One of the cool new features added to the reporting engine in the latest release of our NetFlow and sFlow Analysis tool is the Advanced Filter option. This filter lets you filter the data in any report on any field that is present in the exported template. So filtering reports on things like MAC addresses and Vlan ID’s are all possible.

Let’s take a look at a cool use of the MAC address filter.

We have our Cisco wireless access point plugged into our Enterasys N series NetFlow capable switch (PLXRSW1).  This allows us to look at the volume of traffic coming from the wireless devices.

Cisco Wireless AP Interface traffic

The above is useful, but I wanted to narrow in on the hand held devices.  Specifically, I wanted to find out how much traffic is placed on the network when a person streams a NetFlix movie to their hand held.  Note: you can learn about Cisco wireless access point NetFlow support in another post.

So I decided to setup nProbe.

In my configuration, the uplink from the Enterasys switch is spanned (i.e. mirrored) to an nProbe.  The nProbe exports IPFIX (i.e. the proposed standard for NetFlow) and can include the MAC address among other things in its flow exports.  Using the new Advanced filter option in Scrutinizer,  I filtered for the first 3 octets of the MAC address of the iPhone 3GS and iPhone 4 phones (60:33:4b & 64:b9:e8):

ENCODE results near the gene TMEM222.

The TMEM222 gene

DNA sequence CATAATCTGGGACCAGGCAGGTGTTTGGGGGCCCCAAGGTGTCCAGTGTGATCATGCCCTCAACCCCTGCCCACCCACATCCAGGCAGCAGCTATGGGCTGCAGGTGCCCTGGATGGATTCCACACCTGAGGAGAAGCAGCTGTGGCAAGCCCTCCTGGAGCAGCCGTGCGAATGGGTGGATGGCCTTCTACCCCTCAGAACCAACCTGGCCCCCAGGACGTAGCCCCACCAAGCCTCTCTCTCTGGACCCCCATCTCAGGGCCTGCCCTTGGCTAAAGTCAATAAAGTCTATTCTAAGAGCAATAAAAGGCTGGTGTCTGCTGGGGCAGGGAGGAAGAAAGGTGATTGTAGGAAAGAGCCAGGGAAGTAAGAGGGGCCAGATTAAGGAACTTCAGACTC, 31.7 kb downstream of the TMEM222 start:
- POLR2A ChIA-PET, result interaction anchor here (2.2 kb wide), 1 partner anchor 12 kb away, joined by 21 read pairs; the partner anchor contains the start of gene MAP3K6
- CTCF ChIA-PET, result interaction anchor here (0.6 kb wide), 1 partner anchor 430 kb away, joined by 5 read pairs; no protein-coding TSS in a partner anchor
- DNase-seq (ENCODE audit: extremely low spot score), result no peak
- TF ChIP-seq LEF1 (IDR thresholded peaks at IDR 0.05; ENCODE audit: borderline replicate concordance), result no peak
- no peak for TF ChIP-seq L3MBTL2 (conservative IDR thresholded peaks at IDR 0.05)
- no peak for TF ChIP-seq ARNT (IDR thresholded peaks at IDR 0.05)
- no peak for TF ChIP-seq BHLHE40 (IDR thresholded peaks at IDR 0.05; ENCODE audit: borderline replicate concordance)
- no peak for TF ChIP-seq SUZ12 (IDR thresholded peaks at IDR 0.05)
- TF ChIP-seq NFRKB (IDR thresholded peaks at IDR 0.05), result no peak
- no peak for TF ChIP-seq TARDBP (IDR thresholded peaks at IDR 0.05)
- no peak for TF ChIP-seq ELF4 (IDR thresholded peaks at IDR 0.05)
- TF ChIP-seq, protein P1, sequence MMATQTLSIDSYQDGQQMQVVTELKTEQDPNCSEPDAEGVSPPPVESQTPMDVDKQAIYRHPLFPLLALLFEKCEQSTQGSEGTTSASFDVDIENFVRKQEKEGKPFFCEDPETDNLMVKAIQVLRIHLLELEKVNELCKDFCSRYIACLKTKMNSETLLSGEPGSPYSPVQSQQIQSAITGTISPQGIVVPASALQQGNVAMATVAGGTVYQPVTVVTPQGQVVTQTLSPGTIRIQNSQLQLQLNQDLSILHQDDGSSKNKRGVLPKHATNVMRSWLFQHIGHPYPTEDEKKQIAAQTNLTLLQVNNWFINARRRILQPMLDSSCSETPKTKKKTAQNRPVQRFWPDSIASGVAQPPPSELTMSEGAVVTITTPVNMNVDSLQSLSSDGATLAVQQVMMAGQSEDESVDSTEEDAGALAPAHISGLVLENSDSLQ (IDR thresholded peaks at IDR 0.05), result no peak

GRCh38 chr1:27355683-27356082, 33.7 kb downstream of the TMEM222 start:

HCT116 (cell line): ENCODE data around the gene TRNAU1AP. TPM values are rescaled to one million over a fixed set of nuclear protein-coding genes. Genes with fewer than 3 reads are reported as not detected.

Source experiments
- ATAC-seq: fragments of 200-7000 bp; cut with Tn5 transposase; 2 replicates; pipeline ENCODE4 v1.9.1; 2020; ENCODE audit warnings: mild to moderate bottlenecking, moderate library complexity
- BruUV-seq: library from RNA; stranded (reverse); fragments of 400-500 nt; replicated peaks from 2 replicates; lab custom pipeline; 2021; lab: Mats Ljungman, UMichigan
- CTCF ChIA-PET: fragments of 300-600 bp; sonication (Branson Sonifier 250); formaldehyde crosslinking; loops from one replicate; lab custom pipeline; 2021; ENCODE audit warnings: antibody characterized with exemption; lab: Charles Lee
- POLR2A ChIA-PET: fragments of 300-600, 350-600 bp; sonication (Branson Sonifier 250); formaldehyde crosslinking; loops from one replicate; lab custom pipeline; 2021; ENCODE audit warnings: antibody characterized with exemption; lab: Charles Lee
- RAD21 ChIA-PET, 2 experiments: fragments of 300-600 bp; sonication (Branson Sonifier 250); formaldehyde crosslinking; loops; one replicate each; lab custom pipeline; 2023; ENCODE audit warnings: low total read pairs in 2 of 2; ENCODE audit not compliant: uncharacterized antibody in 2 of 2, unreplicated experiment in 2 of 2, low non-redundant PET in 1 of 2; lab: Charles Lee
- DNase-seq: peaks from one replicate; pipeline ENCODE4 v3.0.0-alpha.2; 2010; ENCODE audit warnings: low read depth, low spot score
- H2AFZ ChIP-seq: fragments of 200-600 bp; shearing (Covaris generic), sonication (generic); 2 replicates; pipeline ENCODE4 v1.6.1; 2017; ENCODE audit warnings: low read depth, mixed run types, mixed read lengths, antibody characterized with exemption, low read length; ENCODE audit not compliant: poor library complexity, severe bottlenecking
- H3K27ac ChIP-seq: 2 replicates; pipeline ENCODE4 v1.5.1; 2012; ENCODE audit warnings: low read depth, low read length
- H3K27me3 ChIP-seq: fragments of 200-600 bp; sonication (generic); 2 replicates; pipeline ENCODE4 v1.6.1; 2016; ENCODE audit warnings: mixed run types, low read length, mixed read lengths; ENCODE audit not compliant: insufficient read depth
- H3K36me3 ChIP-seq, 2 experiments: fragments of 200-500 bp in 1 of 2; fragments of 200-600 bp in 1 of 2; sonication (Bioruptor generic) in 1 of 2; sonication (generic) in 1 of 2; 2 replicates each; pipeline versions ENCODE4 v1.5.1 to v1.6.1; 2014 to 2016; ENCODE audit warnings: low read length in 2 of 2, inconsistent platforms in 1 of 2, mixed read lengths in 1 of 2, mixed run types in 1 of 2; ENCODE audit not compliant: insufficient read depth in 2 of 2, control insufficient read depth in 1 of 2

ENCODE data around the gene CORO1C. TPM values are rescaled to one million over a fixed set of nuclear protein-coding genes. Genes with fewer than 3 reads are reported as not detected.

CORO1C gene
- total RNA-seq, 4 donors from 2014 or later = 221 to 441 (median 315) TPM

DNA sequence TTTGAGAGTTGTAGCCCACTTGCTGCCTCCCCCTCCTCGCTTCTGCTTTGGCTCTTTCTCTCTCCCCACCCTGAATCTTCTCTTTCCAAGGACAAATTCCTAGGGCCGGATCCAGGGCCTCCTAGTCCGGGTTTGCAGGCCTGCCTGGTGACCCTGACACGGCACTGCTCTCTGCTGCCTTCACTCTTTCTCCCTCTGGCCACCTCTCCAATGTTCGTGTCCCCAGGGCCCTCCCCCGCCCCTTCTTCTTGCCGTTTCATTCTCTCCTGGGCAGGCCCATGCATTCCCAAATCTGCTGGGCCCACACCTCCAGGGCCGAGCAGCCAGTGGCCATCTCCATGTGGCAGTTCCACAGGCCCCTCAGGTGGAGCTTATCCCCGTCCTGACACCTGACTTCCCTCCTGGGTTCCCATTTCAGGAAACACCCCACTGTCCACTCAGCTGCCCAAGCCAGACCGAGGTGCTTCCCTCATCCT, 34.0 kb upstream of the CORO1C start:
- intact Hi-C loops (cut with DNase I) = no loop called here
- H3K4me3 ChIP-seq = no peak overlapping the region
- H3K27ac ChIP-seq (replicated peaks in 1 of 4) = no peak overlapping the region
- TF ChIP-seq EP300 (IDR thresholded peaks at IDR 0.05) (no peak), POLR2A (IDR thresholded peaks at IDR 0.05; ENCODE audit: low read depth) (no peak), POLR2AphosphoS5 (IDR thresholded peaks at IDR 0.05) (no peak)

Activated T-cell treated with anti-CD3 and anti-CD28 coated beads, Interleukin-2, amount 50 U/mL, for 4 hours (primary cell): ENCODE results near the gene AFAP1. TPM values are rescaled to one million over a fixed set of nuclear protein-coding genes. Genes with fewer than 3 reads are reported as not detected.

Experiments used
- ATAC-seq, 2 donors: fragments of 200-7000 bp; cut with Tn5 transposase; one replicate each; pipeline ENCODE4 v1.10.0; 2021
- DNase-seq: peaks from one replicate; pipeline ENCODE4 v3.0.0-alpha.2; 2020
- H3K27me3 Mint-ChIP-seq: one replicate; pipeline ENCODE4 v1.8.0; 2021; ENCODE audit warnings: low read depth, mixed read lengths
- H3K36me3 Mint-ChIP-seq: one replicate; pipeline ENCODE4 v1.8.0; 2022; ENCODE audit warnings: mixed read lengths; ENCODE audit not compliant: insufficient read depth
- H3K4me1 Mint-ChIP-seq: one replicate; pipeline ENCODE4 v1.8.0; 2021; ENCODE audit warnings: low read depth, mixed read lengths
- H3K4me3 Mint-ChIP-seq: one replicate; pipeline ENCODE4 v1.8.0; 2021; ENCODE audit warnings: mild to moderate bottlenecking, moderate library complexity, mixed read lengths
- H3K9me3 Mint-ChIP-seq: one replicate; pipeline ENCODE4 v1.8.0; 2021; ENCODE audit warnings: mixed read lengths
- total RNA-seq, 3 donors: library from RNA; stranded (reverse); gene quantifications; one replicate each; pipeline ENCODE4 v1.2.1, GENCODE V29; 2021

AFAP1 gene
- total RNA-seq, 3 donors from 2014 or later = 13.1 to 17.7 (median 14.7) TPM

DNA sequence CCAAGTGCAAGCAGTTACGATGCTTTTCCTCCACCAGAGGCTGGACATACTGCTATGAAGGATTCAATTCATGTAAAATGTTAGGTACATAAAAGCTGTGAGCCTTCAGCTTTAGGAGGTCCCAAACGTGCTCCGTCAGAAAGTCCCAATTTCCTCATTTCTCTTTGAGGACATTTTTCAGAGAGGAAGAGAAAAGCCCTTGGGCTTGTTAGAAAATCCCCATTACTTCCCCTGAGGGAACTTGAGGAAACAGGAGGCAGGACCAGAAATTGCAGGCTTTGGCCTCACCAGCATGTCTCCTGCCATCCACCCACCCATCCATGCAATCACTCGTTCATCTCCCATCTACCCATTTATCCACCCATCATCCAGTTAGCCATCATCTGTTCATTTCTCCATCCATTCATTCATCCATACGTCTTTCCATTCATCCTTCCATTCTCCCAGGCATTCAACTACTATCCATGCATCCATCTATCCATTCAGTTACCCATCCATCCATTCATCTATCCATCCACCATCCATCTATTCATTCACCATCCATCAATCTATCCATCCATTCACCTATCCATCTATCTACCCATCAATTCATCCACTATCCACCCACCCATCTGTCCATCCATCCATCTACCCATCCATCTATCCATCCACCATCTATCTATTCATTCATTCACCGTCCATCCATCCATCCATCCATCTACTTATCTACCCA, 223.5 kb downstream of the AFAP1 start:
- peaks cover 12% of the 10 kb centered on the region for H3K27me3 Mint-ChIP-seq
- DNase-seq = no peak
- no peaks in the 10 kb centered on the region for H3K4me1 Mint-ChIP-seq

Immediately after adding the filters, I saw the traffic I wanted to narrow in on:

Report filtered on vendor ID portion of MAC address

Wow, 700K per second or 161 Megabits (over 20 Megabytes) in 3 minutes just from streaming a single NetFlix movie!

I decided to add the High Tech Computer (HTC) vendor IDs so that I could see the Android traffic as well:

Filter for Android traffic added to report

I knew this was going to be one of my favorite reports to show people so I saved the report and then added it to the dashboard in MyView:

Wireless Report added to MyView Dashboard

You can also export MAC addresses using Cisco’s Flexible NetFlow technology.  However, if you don’t have a Cisco router where you need one, your Enterasys switch or the nProbe will give you the visibility into your network traffic that you are looking for.

Finding BYOD Devices

Many NetFlow and IPFIX capable devices export authentication details which allow administrators to click on your user name and display the IP addresses you have authenticated onto the network with.  Believe it or not, this can help us find misplaced BYOD devices.

Locate BYOD Devices with IPFIX or NetFlow

Using the find IP address utility found in just about any IPFIX and NetFlow analyzer, we can narrow the search down to a specific switch and port.  If the phone is actively connected to a wireless access point, we can narrow the search down to a floor or wing of a building.

 

 

 

If you need any help getting these additional fields exported in your flow templates, give me a call. (207)324-8805

Scott Robertson author pic

Scott

Scott provides Pre Sales Technical Support to the Sales team at Plixer. Scott comes from a technical support background, having years of experience doing everything from customer account management to system programming. Some of his interests include coaching youth sports programs here in Sanford, playing drums and guitar in local jam bands, and playing in neighborhood lawn dart tournaments.

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